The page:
The Open NetSci Hackathon is an event sponsored by PLOS. It is part of the extended program of the 14th International School and Conference on Network Science (NetSci 2019).
The goal of the Hackathon is to promote open research practice in Network Science. For the first edition, the theme will be open code and data.
We hope to make the hackathon a perfect venue for getting together, and hacking away at fun projects in a laid-back, friendly environment.
We are excited to hold the Open NetSci Hackathon at the Generator Maker Space, in Burlington, Vermont. The Generator Maker Space is a combination of artist studio, classroom, and business incubator at the intersection of art, science, and technology. It hosts the Reckless Idea Lecture Series, a Vermont Complex Systems Center initiative.
Anyone registered for the NetSci 2019 School and Satellites can join the Hackathon, free of charge! Reserve your spot by registering for the event. Prearranged teams and solo participants are both welcomed.
Please refer to the NetSci website for housing and transportation. Light breakfast and snacks will be served at the event. Lunch on Saturday will be at the discretion of participants. There are inexpensive lunch options close to the venue.
The Open NetSci Hackathon consists of one day and a half of low pressure hacking, on Saturday the 25th and Sunday the 26th of May, the weekend that precedes the NetSci 2019 conference. We will stop early on Sunday so that participants may also attend the SYNS Warm-up event.
If you want to lead a project, send us your description via email at email@example.com. We will add it to the list and reserve a time-slot for your pitch on the first morning of the hackathon.
The Open NetSci Hackathon is committed to providing a safe and comfortable environment and harassment-free experience for everyone. All participants must agree to and follow the Hacker Code of Conduct.
|08:00 AM||Light breakfast and registration|
|09:15 AM||Keynote: Cassidy Sugimoto|
|10:00 AM||Project pitches|
|10:30 AM||Group assembly|
|11:15 AM||Hacking setup|
|08:00 PM||End of official hacking period|
|08:30 AM||Light breakfast|
|12:30 PM||Closing statements|
Network embedding methods are widely used and investigated in Network Science, yet very few are implemented in standard libraries such as networkx, graph-tool or igraph. The goal of this project is to integrate a few well-known embedding methods into standard libraries.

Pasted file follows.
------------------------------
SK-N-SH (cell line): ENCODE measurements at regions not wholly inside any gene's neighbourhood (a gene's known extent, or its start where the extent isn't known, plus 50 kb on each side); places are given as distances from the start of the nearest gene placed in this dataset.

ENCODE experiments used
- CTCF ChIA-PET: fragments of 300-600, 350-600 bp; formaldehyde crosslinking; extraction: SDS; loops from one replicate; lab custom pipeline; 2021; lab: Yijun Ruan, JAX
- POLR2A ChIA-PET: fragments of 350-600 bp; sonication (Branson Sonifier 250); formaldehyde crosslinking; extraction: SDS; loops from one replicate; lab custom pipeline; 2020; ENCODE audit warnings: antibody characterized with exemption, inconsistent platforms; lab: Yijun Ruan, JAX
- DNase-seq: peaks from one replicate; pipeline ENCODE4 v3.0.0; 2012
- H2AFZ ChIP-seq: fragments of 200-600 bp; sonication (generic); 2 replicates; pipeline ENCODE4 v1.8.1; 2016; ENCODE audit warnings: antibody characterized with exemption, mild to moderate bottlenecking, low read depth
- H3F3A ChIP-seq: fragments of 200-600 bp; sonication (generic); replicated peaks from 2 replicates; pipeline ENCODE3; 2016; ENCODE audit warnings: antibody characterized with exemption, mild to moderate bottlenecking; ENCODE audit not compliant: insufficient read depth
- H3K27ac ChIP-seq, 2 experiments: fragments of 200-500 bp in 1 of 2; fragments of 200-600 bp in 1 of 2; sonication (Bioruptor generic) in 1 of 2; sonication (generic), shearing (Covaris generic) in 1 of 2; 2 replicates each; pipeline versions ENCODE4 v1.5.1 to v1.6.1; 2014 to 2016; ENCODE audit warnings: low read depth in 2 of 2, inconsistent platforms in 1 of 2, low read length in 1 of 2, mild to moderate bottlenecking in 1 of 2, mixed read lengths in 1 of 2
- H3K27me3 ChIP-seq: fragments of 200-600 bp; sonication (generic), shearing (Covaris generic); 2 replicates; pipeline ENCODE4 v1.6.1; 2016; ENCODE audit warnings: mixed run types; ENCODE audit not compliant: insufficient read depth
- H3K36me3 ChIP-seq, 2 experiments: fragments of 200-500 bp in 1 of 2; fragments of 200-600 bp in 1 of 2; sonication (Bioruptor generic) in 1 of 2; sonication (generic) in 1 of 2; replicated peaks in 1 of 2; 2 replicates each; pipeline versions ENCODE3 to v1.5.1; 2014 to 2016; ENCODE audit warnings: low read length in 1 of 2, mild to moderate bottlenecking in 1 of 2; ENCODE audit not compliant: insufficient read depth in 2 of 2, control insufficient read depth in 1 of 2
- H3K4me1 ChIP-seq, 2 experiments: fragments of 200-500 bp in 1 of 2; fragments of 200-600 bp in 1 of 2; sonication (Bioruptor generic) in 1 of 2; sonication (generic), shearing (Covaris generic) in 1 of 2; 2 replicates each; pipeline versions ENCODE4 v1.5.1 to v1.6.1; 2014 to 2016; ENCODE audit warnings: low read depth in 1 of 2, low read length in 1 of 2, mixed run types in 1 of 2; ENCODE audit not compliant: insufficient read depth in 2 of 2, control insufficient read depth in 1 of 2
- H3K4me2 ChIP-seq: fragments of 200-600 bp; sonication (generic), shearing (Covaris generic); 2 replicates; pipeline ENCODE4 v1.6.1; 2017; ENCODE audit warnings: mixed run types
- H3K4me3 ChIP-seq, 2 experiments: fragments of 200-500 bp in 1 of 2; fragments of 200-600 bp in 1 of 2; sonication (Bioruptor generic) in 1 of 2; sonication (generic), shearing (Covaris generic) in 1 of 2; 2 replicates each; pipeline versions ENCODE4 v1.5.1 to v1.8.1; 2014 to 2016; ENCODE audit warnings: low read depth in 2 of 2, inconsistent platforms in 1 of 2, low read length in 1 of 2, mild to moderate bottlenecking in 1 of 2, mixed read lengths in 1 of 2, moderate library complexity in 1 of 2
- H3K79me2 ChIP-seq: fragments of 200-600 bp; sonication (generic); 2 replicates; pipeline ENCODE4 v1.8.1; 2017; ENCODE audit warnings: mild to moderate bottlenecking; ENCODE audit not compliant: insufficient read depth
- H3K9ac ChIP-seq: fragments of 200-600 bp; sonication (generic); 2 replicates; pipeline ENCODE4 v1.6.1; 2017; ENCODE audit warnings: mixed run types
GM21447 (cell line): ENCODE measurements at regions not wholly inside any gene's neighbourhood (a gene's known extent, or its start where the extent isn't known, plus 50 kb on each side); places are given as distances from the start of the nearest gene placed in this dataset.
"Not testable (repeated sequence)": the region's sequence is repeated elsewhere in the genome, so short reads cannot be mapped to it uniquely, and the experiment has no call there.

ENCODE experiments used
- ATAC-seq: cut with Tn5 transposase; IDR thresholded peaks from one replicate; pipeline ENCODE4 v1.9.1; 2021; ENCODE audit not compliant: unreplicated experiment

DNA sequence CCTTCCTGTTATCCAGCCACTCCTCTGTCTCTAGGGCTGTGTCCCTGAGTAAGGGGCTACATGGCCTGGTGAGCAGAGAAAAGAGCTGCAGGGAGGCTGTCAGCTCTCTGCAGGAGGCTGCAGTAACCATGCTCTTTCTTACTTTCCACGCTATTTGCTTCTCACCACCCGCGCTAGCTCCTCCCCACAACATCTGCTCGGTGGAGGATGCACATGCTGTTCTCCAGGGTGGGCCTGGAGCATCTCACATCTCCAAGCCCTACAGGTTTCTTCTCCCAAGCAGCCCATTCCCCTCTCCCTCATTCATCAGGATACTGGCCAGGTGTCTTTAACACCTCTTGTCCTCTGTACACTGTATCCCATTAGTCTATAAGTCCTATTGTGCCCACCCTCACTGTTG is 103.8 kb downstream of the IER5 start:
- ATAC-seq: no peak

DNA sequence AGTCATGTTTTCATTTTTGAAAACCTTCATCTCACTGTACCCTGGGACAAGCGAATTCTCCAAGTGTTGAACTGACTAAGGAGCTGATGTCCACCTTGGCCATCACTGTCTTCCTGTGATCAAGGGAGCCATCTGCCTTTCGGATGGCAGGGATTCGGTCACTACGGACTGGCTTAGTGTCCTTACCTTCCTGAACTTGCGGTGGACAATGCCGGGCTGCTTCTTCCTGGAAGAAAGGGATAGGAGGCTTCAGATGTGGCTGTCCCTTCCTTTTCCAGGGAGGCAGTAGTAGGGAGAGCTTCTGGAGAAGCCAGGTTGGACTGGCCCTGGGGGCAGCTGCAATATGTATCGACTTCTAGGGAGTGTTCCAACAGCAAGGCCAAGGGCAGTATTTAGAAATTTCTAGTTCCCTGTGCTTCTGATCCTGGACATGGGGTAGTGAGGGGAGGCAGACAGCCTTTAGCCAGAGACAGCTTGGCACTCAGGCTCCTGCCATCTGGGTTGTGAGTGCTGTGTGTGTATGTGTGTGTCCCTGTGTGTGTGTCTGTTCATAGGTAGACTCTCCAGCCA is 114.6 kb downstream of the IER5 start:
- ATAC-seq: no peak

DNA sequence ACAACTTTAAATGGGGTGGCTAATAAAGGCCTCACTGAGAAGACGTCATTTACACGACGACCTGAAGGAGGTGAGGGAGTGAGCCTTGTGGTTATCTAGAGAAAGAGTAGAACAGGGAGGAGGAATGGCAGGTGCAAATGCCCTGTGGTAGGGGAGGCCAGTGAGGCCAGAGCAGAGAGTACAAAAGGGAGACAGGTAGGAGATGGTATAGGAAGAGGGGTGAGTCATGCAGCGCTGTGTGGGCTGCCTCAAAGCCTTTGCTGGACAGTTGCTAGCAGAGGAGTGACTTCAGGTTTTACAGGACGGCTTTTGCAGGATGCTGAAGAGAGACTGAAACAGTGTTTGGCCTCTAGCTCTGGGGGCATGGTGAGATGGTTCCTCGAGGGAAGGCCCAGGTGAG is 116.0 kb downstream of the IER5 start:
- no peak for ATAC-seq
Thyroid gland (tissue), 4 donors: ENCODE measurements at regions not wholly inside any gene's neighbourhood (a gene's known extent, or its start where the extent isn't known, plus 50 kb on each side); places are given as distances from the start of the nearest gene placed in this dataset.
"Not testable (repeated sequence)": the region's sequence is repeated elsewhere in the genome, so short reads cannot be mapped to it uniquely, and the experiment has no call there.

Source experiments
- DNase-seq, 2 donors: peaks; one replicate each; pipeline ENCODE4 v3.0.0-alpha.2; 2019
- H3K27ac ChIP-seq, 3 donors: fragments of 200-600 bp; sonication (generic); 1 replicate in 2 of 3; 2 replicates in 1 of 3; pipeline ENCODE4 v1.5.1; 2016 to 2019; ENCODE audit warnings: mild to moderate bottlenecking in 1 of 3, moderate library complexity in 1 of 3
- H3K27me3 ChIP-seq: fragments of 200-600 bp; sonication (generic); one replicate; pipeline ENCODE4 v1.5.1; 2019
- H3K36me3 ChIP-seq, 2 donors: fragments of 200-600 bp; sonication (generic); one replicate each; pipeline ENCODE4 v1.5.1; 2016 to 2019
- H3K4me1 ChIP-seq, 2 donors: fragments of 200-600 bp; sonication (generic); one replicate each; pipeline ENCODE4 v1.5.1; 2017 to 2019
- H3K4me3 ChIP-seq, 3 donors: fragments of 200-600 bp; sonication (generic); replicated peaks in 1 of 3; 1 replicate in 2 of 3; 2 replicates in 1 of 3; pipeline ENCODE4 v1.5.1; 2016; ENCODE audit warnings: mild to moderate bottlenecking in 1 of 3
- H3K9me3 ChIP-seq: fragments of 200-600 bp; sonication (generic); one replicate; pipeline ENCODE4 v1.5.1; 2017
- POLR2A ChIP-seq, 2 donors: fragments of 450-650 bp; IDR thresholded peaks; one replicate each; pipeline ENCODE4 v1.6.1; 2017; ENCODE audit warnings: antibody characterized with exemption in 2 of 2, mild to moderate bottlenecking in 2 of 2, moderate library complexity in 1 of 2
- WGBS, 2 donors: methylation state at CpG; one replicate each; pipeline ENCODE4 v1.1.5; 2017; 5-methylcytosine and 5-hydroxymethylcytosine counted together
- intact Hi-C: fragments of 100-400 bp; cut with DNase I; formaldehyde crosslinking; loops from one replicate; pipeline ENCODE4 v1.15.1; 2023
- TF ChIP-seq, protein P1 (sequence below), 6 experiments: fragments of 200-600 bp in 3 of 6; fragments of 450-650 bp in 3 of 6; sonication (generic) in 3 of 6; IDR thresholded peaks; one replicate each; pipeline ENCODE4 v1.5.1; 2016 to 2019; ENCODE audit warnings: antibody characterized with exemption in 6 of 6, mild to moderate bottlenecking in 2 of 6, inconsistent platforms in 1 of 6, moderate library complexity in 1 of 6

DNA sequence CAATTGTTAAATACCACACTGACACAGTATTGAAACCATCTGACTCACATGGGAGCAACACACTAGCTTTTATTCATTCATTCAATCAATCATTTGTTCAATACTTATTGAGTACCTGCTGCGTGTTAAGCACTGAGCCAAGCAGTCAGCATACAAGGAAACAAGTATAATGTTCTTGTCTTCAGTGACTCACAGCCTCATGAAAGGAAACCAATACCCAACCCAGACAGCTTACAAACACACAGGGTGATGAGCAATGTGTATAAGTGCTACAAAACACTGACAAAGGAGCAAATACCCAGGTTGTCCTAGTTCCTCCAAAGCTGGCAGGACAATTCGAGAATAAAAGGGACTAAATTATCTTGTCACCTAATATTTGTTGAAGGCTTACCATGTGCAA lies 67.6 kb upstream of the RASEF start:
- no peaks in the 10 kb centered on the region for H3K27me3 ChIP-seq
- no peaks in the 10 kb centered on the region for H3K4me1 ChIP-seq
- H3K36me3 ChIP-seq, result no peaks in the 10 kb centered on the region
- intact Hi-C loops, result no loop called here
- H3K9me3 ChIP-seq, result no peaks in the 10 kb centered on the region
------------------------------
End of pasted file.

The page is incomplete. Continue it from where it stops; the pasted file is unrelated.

Standard network libraries, algorithms, open source workflow.
The vast majority of software developed by network scientists takes the form of small standalone code bases, distributed across researcher's homepages, hosting services, and code sharing site like GitLab, Bitbucket or GitHub. This practice encourages algorithm duplication, reduces reproducibility and favors a fragmentation of the research community. A good way of addressing these issues would be to create a large, searchable index of code bases, perhaps in the spirit of ICON or networkrepository
Database, front-end development
Accurate disease surveillance datasets are needed to make precise forecasts of how epidemics evolve on real networks. Health organizations often share their surveillance data via many disparate and intricate PDF files. The goal of this project is to digitize as much data as possible, to validate these datasets, and to make them widely accessible.
Automated text extraction, dataset management, statistical methods
Samuel V. Scarpino
Games have been used to great success as a teaching tool, but scientific concepts have also been used to spawn popular games. Look no further than the widely acclaimed Pandemic games, which incorporate elements of disease modelling and sandpile cascades on networks, for a successful gamification of scientific models. Several other models --- such as synchronisation, k-core decompostion, navigability, or voter models --- might also lend themselves to interesting gamification. Worst case scenario: A potential teaching tool. Best case scenario: The next big hit!
Game programming, front-end web development
Samuel Rosenblatt, Laurent Hébert-Dufresne
Would you like to make a network science technique available to everyone? Do you want to dedicate two days to learning and coding this method?
The goal of projects in this category is to create an open versions of closed software presented in a paper that you like, and to reproduce its results.
Send your ideas to firstname.lastname@example.org!
Are you fluent in more than one programming language? Would you like to see one of them more widely used?
The goal of projects in this category is to translate NetSci software to popular or optimzed languages.
Send your ideas to email@example.com!